Area Parks Provide Unique Playtime For Kids

Area Parks Provide Unique Playtime For Kids

By Alicia Hoisington

It’s summer, and that means breaking free from the typical playtime routine. Northeast Ohio parks provide areas for children to explore and let out their energy.

Check out these must-visit places that give kids more than their ordinary playground experience.


Kid Station, adjacent to the Stow Fire Station #3 and Safety Village, is a fire station-themed playground. The play structure offers kids many climbing options, such as rock walls and ladders. There also are grounded fire truck structures that kids can pretend to drive, surrounded by more climbing areas and swing sets. Located at 4200 Fishcreek Road, Stow, 44224.

Truassic Park is a nearly 3-acre outdoor dinosaur adventure. Dino Kiddieland features a racetrack with toy cars, bikes and wagons. Pterodactyl Land offers kids a 12-foot swing that holds four people; a 60-foot, two-story slide; and a 200-foot long zip line experience.  $5 Admission to get into the park.
Located at the Akron Fossils & Science Center, 2080 S. Cleveland Massillon Road, Copley, 44321.


Preston’s H.O.P.E.
Playground Park
is the ultimate play area for kids — and it caters to all needs. Kids can explore The Imagination Village, with small houses that are connected to a walkway, play theatre and sand area. They can climb through tunnels, fly down slides and enjoy swings. Features of the park were built with all children in mind, from accessibility for wheelchairs to hearing impairments.
Located at the Mandel Jewish Community Center, 26001 S.
Woodland Road, Beachwood, 44122.

Coventry P.E.A.C.E. Park was created by kids for kids, when more than 20 years ago elementary school students submitted drawings of their dream playground. The park features huge slides — some that require two flights of stairs to climb. Kids also can run across and swing on oversized tires and wooden planks.
Located at 1852 Coventry Road,  Cleveland Hts., 44118. 

 All Kids Playground, Parma
Open to the public. The all abilities playground provides ramps, a “cruiser,” which is a wheelchair accessible motion glider, and adapted swings.The vision began about five years ago with Tammy Tomasello, a former resident of Parma, who after speaking to parents at a prom for teens with special needs, decided to pursue this project. She, along with her committee of volunteers, then collaborated with the city of Parma to build the playground at James Day Park. More funding is needed to complete the project. The committee has been reaching out to the community and local businesses through fundraisers, along with applying for grants.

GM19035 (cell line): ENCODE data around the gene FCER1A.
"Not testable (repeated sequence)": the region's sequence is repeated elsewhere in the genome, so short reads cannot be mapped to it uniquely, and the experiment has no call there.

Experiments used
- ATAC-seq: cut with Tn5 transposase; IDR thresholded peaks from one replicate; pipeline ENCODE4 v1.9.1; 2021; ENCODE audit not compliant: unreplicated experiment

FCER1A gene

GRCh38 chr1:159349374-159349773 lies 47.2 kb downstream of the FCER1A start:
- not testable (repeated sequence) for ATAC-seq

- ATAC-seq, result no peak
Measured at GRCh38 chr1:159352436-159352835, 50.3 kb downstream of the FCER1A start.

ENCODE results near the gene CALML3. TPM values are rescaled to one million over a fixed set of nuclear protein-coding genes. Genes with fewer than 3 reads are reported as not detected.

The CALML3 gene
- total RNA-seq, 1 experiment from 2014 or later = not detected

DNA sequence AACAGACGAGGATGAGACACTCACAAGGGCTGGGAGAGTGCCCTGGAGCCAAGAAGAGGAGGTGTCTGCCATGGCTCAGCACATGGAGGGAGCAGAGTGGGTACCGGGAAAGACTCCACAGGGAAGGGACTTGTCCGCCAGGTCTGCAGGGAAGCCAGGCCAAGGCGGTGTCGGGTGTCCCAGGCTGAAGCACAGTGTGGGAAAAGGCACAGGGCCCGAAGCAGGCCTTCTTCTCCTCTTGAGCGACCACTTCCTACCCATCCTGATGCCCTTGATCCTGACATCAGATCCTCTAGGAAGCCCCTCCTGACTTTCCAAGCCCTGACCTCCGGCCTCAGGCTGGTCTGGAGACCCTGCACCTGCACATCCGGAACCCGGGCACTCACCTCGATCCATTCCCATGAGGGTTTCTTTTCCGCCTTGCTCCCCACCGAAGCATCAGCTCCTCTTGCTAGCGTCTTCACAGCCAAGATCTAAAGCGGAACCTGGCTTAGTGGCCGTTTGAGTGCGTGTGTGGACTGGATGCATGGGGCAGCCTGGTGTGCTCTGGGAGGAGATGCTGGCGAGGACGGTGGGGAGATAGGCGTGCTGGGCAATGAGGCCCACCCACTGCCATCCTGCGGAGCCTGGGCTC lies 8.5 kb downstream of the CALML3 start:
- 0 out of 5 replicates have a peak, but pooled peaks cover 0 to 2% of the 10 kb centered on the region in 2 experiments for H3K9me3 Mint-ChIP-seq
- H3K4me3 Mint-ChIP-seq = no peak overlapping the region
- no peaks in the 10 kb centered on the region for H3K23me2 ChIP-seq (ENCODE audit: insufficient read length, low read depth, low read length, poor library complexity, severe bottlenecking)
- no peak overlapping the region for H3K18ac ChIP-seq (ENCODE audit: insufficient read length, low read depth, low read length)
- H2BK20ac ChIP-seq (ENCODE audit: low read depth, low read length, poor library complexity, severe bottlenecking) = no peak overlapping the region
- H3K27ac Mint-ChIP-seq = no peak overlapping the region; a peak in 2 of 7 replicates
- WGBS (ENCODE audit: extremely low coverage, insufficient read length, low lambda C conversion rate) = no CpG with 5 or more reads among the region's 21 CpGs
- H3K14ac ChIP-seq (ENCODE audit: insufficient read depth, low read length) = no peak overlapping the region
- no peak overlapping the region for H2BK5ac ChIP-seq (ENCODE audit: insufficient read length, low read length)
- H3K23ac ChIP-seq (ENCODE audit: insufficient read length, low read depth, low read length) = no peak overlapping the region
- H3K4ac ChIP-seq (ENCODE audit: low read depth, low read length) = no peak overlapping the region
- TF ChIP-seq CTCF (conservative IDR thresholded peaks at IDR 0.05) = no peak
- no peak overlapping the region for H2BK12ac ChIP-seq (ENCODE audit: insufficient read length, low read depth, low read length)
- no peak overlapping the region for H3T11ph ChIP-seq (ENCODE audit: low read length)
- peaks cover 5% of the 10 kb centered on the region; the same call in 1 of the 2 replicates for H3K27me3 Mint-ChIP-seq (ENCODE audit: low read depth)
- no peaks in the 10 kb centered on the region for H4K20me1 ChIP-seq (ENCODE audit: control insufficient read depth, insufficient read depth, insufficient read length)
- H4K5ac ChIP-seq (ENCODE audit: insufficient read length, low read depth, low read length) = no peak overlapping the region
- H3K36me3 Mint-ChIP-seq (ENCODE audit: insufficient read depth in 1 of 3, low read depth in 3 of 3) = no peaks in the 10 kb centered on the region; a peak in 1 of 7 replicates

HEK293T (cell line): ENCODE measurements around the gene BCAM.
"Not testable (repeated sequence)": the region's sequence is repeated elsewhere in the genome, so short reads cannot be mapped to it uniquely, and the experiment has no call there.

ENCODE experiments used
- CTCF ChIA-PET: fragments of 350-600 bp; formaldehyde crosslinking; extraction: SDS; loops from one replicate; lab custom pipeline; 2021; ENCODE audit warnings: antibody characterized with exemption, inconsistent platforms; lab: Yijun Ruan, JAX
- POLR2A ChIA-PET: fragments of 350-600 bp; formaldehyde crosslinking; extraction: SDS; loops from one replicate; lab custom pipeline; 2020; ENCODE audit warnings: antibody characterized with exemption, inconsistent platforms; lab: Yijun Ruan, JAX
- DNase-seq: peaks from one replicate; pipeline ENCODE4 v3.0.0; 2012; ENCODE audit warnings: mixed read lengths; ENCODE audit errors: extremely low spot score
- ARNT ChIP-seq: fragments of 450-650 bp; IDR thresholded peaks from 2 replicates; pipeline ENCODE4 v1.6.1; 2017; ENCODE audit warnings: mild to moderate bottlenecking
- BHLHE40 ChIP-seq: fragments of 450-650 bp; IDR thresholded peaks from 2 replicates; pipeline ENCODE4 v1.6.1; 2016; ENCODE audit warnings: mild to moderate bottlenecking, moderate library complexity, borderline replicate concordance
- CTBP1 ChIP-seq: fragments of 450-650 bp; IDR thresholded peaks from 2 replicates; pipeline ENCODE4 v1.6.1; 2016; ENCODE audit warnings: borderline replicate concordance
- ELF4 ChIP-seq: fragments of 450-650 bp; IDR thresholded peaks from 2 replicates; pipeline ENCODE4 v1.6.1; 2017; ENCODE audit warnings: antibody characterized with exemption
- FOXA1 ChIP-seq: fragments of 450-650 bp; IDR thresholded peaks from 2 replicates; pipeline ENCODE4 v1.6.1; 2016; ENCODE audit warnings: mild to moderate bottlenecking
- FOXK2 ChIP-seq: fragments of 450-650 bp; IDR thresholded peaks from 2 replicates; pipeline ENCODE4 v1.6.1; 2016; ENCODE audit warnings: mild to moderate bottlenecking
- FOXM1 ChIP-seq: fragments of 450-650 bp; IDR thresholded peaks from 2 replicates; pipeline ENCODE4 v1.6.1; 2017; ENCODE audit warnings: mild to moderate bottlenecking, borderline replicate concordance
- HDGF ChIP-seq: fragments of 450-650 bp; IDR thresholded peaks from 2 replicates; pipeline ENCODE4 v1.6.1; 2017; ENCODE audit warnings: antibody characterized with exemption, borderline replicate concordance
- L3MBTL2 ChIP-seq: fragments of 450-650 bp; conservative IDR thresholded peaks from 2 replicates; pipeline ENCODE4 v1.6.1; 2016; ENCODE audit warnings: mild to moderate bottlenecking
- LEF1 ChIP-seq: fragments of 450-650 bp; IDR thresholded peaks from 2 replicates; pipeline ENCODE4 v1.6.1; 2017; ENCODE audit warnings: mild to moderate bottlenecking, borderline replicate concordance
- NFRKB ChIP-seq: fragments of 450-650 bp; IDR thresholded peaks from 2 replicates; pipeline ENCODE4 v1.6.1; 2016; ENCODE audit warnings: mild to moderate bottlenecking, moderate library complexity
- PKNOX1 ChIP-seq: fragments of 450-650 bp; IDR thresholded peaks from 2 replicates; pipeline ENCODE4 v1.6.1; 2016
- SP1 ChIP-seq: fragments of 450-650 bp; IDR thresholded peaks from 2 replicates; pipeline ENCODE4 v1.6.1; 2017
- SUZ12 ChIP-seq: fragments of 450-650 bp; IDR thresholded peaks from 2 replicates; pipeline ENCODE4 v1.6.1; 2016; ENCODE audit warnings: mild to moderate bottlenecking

For more information or to donate, visit


Orchard Hills Park is a 237-acre former golf course turned park. The park’s playground is designed with an apple orchard theme, including a climbing block that looks like a crate of apples. Kids can hang out in the playground’s treehouse and hop around climbing stools that look like mushrooms.
Located at 11340 Caves Road, Chesterland, 44026.

Walsh Spraypark is the place to be this summer when you and the family want to beat the heat. The interactive water spray park is comprised of three large ground sprays, two interactive elephant water cannons, a sunflower spray and a flower shower, among other amenities. The sprays are self-activated and allow kids to turn water on by themselves.
Located at 7221 Bellflower Road, Mentor, 44060.

Safety First

More than 200,000 children are treated in U.S. emergency rooms each year for playground injuries, according to Nationwide Children’s Hospital. Most of these injuries are due to falls and the most common injury types include broken bones, cuts, bruises and sprains. Follow these tips to prevent your child from becoming an emergency room statistic.

Avoid the hard surfaces. Look for playground equipment over rubber surfaces, pea gravel, wood chips or sand, instead of concrete or blacktops.

Supervise, supervise, supervise. Make sure you have a constant eye on your children. In the event of a mishap, time can be of the essence.

Dress for play. Ensure your kids aren’t wearing clothing that can get caught on equipment, including necklaces, scarves and purses. Helmets also can pose a danger if a child gets his or her head stuck in equipment.

Keep a lookout. Look for places kids could trip, such as tree roots or uneven play surfaces. Also look for rusted or broken equipment, or dangerous surfaces. Then, report anything you see to park officials.

Check for inspection. Ensure that the playground is inspected and maintained by qualified parties, such as park services.

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